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Publisher : Elsevier - Science Direct (الزویر - ساینس دایرکت)
Journal : Journal of Banking & Finance, Volume 36, Issue 7, July 2012, Pages 2145–2156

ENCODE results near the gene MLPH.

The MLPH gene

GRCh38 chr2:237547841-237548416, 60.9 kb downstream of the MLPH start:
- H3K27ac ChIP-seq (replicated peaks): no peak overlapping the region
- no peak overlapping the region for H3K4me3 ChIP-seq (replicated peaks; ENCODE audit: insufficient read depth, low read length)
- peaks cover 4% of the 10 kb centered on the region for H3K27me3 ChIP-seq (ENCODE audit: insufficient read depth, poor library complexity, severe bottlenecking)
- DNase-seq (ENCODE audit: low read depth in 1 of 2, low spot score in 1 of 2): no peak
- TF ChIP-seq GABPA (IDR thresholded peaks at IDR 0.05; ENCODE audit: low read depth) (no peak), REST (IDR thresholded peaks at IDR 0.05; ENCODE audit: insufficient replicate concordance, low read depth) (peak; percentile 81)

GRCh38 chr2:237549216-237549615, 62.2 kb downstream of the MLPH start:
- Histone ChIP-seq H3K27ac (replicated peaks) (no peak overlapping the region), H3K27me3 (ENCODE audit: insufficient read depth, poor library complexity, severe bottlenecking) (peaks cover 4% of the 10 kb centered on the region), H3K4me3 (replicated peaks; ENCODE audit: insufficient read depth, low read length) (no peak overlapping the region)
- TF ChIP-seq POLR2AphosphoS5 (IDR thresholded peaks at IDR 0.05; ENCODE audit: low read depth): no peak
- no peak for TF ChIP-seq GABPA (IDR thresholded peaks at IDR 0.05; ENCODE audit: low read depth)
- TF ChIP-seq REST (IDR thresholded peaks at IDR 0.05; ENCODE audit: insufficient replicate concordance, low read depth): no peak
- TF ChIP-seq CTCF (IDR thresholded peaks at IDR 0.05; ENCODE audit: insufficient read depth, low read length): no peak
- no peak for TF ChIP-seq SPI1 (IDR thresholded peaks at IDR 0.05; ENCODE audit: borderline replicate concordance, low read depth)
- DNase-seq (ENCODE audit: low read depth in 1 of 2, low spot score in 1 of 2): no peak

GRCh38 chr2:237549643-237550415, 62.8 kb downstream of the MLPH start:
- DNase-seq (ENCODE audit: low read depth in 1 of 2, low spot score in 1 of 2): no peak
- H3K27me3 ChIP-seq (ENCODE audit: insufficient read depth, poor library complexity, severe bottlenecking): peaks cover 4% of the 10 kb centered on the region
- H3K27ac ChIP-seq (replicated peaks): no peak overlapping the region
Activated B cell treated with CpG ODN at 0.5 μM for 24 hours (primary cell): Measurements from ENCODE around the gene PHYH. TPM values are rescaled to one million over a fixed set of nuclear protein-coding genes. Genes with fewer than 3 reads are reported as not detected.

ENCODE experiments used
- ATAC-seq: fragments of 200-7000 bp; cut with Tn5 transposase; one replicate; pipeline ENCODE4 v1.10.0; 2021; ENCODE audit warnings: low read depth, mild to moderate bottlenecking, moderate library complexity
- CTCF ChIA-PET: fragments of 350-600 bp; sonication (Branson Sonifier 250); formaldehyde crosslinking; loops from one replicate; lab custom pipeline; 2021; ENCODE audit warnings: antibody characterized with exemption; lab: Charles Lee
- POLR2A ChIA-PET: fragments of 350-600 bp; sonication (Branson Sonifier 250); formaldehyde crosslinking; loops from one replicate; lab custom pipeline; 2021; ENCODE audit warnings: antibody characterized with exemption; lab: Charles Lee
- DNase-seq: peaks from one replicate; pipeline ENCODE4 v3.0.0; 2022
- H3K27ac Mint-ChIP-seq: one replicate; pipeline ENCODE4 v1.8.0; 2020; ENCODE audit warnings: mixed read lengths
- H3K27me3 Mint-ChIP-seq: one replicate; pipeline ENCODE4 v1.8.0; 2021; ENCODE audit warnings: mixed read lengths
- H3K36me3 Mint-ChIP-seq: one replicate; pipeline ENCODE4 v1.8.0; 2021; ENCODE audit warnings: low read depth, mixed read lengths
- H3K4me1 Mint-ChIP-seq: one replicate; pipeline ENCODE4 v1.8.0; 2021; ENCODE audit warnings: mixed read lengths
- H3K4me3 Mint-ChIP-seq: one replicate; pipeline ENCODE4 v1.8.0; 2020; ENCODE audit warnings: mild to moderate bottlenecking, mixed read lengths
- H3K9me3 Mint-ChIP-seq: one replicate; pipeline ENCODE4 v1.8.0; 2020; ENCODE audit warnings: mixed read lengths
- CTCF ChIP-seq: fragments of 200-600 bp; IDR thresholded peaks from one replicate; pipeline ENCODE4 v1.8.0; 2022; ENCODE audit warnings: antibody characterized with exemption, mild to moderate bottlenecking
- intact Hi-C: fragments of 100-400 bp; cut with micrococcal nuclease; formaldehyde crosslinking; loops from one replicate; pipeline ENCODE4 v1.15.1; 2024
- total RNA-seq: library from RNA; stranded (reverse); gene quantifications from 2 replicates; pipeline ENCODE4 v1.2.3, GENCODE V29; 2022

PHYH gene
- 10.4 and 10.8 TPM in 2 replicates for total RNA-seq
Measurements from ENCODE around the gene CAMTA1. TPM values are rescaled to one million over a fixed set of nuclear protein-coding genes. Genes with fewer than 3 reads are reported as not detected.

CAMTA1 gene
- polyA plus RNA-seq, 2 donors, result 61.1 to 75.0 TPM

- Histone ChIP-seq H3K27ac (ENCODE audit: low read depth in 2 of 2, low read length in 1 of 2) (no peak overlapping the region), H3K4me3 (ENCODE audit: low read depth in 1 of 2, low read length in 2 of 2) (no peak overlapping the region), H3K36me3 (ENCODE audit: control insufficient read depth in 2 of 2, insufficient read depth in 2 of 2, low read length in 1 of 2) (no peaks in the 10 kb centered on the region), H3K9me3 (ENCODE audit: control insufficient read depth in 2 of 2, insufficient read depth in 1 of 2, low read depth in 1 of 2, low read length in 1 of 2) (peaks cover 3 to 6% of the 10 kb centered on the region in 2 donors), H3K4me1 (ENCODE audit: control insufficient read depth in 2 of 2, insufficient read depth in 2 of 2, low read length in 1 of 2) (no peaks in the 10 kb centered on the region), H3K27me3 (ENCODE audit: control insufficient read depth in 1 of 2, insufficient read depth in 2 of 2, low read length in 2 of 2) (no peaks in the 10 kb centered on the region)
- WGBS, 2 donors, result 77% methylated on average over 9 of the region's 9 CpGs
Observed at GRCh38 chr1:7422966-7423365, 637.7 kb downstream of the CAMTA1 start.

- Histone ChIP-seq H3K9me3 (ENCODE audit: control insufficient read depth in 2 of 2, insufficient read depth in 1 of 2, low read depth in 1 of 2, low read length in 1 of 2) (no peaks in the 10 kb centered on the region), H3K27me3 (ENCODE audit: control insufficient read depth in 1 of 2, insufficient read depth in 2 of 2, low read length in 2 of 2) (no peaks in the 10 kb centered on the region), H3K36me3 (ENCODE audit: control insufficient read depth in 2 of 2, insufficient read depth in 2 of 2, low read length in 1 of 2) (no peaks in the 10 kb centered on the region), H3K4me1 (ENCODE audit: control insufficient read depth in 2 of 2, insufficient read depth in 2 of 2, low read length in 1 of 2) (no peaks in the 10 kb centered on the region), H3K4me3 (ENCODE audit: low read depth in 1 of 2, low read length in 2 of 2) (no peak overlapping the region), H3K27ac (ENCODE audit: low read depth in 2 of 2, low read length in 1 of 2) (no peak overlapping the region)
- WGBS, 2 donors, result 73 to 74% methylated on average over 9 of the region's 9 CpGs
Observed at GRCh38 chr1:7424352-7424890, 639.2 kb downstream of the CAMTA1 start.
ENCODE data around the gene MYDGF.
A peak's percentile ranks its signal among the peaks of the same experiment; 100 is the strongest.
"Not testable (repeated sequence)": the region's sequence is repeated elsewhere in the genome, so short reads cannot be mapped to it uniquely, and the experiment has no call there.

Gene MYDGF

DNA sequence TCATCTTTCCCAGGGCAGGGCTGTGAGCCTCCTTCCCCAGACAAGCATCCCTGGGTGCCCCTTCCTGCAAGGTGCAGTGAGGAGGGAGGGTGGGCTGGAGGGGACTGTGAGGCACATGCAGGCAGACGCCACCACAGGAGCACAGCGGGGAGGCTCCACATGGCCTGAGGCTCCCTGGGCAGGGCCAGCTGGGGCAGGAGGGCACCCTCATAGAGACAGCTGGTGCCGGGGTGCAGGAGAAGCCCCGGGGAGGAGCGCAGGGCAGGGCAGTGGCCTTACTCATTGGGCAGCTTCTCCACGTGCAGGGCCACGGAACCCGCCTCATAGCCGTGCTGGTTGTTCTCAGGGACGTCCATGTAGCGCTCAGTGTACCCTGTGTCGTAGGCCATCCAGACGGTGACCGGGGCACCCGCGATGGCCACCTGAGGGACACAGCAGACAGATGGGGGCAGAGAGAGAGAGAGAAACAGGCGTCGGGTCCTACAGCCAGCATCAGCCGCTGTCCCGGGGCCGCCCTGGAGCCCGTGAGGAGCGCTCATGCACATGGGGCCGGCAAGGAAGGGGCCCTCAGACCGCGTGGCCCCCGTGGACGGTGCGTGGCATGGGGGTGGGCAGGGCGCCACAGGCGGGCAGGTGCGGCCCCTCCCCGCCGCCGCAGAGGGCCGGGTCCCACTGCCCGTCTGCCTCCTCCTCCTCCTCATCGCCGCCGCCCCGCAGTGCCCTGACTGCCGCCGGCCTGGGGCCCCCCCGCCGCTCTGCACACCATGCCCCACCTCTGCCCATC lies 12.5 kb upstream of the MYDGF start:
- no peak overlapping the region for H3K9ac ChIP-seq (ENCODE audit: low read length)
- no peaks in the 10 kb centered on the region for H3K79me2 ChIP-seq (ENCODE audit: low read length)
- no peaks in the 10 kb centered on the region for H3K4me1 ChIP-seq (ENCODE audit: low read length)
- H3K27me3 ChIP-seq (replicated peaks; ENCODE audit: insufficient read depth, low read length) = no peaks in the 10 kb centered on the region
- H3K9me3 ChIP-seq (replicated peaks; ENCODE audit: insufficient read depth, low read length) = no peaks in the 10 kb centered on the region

Using investment policy data of 857 Dutch pension funds during 1999–2006, we develop three indicators of investor sophistication. The indicators show that pension funds’ strategic portfolio choices are often based on coarse and less sophisticated approaches. First, most pension funds round strategic asset allocations to the nearest multiple of 5%, similar to age heaping in demographic and historical studies. Second, many pension funds invest little or nothing in alternative, more complex asset classes, resulting in limited asset diversification. Third, many pension funds favor regional investments and as such do not fully employ the opportunities of international risk diversification. Our indicators are correlated with pension fund size, in line with the expectation that smaller pension funds are generally less sophisticated than large pension funds. Using the indicators for investor sophistication, we show that less sophisticated pension funds tend to opt for investment strategies with less risk.